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Labor and monopoly capital : the degradation of work in the twentieth century / Harry Braverman; pref. Paul M. Sweezy

Main Author Braverman, Harry Secondary Author Sweezy, Paul M., 1910-2004 Country Estados Unidos. Edition 5th printing Publication New York : Monthly Review Press, 1974 Description XIII, 465 p. ; 21 cm Series Modern reader , PB-370 ISBN 0-85345-370-5 CDU 331.1
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Holdings
Item type Current location Call number Status Date due Barcode Item holds
Monografia Biblioteca Fernão Mendes Pinto
BFMPD 160743 Não requisitável | Not for loan 455041
Monografia Biblioteca da UMinho no Campus de Azurém
BPG2 331.1 - B Available 98416
Total holds: 0

Enhanced descriptions from Syndetics:

This widely acclaimed book, first published in 1974, was a classic from its first day in print. Written in a direct, inviting way by Harry Braverman, whose years as an industrial worker gave him rich personal insight into work, Labor and Monopoly Capital overturned the reigning ideologies of academic sociology. This new edition features an introduction by John Bellamy Foster that sets the work in historical and theoretical context, as well as two rare articles by Braverman, "The Degradation of Work in the Twentieth Century" (1975) and "Two Comments" (1976), that add much to our understanding of the book.

Reviews provided by Syndetics

Kirkus Book Review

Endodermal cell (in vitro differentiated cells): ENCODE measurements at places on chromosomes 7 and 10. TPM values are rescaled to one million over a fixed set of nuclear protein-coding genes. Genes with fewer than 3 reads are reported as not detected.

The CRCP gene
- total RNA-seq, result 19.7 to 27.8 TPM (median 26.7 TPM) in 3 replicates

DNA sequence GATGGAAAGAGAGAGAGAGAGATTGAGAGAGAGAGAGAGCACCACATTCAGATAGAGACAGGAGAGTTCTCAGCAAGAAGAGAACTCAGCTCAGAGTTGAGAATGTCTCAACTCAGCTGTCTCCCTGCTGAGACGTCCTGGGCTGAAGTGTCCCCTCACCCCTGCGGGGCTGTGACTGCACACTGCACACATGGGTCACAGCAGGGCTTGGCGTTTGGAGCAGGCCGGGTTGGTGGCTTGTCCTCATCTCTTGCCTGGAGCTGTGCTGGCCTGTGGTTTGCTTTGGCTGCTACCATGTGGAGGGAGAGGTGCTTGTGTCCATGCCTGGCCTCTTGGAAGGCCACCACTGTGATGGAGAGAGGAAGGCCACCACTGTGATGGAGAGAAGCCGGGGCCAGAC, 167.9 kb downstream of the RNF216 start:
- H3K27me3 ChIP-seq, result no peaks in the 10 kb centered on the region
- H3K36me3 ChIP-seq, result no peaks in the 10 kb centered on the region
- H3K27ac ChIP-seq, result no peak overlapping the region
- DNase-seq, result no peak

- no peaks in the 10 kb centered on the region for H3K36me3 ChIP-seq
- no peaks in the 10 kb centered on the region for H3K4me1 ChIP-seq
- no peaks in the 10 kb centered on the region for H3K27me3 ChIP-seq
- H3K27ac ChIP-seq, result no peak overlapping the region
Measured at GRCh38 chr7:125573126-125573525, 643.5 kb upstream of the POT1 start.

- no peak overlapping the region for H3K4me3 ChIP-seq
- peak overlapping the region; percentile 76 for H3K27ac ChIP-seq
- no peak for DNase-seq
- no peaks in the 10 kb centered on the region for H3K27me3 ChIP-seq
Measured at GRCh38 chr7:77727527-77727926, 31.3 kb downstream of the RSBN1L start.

A radical writer with greater freshness and energy than Paul Sweezy, who contributes an introduction, Braverman attempts to present a Marxian solution to the following paradox: on the one hand, technological advancement should bring higher cultural and material standards of living, but on the other hand there has been an empirically observable decrease in those living standards. Braverman addresses the problem by making monopoly capitalism a plot -- a plot to introduce cheaper labor through technological innovations and creation of' service industries. Like an ordinary trade-unionist, he is not concerned about how the labor power is used, but simply with wage rates as the index of capitalist exploitation. Braverman indignantly examines Taylorist speedup -- another way of cutting wages -- though he ignores its 1970's version, Organizational Development. The significance of all this low-paid labor is lost in a conceptual confusion -- a confusion between ""productive"" in the sense of augmenting capital investment, and ""productive"" in the sense of producing socially necessary commodities. Dwelling on the former alone, this latter-day Citizen Weston believes that the creation of surplus value is not inherent in human activity, but merely due to the prolongation of the working day -- as though prolonging an ant's working day would produce surplus value. Marx would commend Braverman's moral earnestness but smile at his economics. Copyright ©Kirkus Reviews, used with permission.

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